Advocacy and family philanthropy: Leveraging limited dollars for impact
Board members, CEOs, consultants, and infrastructure groups that are interested in learning more about the power of advocacy to enhance philanthropic grantmaking.
New research from the National Committee for Responsive Philanthropy shows that family foundations are a leading source of support for nonprofits active in policy advocacy and civic engagement. Why do family foundations choose to invest in these strategies to advance their mission? What kinds of impacts are they achieving, and how do they measure success? What legal parameters guide their advocacy grantmaking? Find out by tuning into this timely and important webinar!
Featured presenters include:
- NCRP’s Executive Director, Aaron Dorfman, will share findings from three years of research in 13 states on the return-on-investment of foundation-funded policy advocacy benefiting underserved communities.
- Abby Levine, Legal Director of Advocacy Programs at the Alliance for Justice will talk about the legal rules governing advocacy grantmaking and resources for foundations that want to learn more.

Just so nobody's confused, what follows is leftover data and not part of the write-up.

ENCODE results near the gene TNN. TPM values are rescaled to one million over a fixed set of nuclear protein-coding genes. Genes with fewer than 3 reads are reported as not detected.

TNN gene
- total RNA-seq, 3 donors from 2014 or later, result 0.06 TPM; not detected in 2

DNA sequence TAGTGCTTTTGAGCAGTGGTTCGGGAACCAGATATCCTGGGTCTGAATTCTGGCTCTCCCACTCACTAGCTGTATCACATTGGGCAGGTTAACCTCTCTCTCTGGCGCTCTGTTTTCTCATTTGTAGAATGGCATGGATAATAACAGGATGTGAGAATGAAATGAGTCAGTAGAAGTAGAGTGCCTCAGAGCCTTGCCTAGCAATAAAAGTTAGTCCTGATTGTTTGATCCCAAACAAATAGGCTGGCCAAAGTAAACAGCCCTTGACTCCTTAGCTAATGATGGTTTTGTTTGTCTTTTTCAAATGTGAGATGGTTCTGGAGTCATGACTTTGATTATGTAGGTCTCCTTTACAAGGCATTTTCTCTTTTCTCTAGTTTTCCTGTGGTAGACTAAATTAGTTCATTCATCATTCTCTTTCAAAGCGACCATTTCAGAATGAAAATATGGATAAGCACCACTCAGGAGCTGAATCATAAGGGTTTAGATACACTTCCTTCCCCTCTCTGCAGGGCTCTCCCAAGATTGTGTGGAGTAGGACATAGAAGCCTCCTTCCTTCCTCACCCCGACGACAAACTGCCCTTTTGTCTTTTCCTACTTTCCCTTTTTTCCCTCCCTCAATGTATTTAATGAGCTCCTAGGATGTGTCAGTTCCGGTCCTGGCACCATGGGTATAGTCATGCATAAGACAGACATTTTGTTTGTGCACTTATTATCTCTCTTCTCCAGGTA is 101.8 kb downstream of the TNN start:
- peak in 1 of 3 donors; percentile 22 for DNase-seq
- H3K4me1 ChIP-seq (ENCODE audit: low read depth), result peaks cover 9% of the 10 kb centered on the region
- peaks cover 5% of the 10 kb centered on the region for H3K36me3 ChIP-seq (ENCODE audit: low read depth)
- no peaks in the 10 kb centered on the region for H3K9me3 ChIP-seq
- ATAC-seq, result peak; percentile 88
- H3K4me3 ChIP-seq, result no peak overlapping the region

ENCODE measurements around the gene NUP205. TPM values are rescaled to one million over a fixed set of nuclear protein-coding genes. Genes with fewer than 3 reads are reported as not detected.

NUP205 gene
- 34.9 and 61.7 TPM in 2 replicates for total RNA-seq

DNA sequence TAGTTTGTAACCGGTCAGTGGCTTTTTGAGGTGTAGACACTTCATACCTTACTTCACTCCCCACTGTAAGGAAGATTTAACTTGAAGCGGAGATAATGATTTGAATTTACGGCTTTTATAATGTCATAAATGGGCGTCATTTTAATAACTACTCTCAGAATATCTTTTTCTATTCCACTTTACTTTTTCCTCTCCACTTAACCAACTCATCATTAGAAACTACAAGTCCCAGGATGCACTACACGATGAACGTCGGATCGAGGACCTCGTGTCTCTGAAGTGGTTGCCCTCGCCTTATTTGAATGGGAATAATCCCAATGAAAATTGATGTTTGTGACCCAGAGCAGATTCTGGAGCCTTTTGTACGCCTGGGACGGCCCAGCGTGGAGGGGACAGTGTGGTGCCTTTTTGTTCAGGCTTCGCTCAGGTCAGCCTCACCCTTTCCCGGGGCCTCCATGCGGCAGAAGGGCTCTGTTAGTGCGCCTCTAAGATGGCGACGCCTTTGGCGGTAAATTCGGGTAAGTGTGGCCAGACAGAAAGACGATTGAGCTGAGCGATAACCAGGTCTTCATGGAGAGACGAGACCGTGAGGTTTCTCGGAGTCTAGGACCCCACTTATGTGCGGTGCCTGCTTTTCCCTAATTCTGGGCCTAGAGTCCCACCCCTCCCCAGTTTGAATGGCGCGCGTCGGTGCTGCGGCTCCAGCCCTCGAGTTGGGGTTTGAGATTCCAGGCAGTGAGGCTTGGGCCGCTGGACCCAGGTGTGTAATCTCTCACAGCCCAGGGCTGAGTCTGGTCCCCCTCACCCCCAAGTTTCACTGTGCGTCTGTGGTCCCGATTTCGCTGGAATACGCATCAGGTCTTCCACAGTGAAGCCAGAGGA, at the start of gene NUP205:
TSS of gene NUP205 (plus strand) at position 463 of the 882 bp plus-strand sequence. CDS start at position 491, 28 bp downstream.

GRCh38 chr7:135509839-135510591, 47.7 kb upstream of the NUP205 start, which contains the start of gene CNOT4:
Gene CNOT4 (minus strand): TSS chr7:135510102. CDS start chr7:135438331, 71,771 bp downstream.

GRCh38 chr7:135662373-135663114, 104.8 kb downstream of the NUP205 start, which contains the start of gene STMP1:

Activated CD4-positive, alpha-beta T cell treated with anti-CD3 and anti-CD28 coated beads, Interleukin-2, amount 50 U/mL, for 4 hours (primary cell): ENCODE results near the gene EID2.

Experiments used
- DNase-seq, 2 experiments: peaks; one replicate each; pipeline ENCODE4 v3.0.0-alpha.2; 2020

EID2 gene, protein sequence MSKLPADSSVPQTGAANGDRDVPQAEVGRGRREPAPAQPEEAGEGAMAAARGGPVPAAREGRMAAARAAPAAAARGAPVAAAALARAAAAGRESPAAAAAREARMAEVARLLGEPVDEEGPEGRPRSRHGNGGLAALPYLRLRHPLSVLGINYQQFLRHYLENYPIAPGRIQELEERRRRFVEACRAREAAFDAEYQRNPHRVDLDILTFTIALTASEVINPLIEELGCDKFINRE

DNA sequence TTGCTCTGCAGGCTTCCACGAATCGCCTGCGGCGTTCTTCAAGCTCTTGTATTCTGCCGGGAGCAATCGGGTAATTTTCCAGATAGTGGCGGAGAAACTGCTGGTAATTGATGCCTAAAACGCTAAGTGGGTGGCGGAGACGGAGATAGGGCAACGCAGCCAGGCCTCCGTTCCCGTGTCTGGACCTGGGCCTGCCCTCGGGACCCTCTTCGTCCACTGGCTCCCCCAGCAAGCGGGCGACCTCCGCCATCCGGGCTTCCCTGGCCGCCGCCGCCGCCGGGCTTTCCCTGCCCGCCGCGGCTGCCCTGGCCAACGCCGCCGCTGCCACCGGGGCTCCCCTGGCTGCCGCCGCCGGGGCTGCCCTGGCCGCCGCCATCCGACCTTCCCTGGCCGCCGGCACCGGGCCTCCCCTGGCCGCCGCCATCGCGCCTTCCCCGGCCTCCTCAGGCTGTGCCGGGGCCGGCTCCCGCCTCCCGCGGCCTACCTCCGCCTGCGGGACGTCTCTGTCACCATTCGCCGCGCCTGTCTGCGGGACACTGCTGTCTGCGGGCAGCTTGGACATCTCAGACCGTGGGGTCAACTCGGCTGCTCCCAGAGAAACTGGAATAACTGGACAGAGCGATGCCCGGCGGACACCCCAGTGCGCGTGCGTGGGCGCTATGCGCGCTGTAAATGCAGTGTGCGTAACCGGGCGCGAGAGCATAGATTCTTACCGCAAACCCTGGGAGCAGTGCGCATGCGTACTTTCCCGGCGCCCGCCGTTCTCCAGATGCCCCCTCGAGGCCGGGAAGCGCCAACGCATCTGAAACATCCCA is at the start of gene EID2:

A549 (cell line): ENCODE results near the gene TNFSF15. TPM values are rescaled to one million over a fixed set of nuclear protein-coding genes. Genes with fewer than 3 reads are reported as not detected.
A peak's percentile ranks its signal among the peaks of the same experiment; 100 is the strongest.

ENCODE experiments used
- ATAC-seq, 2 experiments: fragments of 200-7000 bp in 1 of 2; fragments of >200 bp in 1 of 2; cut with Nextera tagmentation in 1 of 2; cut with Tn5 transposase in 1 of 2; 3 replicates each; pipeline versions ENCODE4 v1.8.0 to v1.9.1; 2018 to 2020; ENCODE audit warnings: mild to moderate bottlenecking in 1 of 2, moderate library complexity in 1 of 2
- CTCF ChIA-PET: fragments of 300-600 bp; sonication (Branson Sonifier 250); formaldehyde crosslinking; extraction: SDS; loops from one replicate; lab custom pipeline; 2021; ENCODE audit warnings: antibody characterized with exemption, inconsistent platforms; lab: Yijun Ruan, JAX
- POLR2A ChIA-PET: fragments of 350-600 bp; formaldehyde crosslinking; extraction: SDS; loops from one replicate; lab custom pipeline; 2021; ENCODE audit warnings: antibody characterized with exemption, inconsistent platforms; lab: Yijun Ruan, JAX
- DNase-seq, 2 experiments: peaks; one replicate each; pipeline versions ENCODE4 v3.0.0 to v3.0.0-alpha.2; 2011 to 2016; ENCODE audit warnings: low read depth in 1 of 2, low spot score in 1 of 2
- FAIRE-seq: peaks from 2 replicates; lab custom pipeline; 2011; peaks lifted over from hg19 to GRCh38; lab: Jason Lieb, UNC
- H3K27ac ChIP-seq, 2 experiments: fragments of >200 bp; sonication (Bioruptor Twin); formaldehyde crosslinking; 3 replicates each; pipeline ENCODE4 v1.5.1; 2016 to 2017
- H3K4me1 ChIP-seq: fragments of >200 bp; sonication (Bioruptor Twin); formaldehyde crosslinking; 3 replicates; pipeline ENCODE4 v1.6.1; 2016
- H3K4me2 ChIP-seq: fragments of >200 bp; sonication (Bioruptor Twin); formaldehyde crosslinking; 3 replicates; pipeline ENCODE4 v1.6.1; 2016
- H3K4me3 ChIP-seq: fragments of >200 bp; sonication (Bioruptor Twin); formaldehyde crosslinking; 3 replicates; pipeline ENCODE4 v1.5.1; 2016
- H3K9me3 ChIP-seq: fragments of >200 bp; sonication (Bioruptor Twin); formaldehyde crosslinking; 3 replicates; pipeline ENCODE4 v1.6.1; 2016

- Family foundation leaders will share their own stories of impact and describe how their trustees came to embrace these strategies.
Aaron Dorfman is executive director of the National Committee for Responsive Philanthropy, a research and advocacy organization based in Washington, D.C. NCRP works to ensure America's grantmakers are responsive to the needs of those with the least wealth, opportunity and power. Before joining NCRP in 2007, Dorfman served for 15 years as a community organizer with two national organizing networks, spearheading grassroots campaigns to improve public education, expand public transportation for low-income residents and improve access to affordable housing. He holds a bachelor's degree in political science from Carleton College (where he studied under the late Senator Paul Wellstone) and a master's degree in philanthropic studies from the Center on Philanthropy at Indiana University. Dorfman frequently speaks and writes about the importance of diversity in philanthropy, the benefits of foundation funding for advocacy and community organizing, and the need for greater accountability and transparency in the philanthropic sector.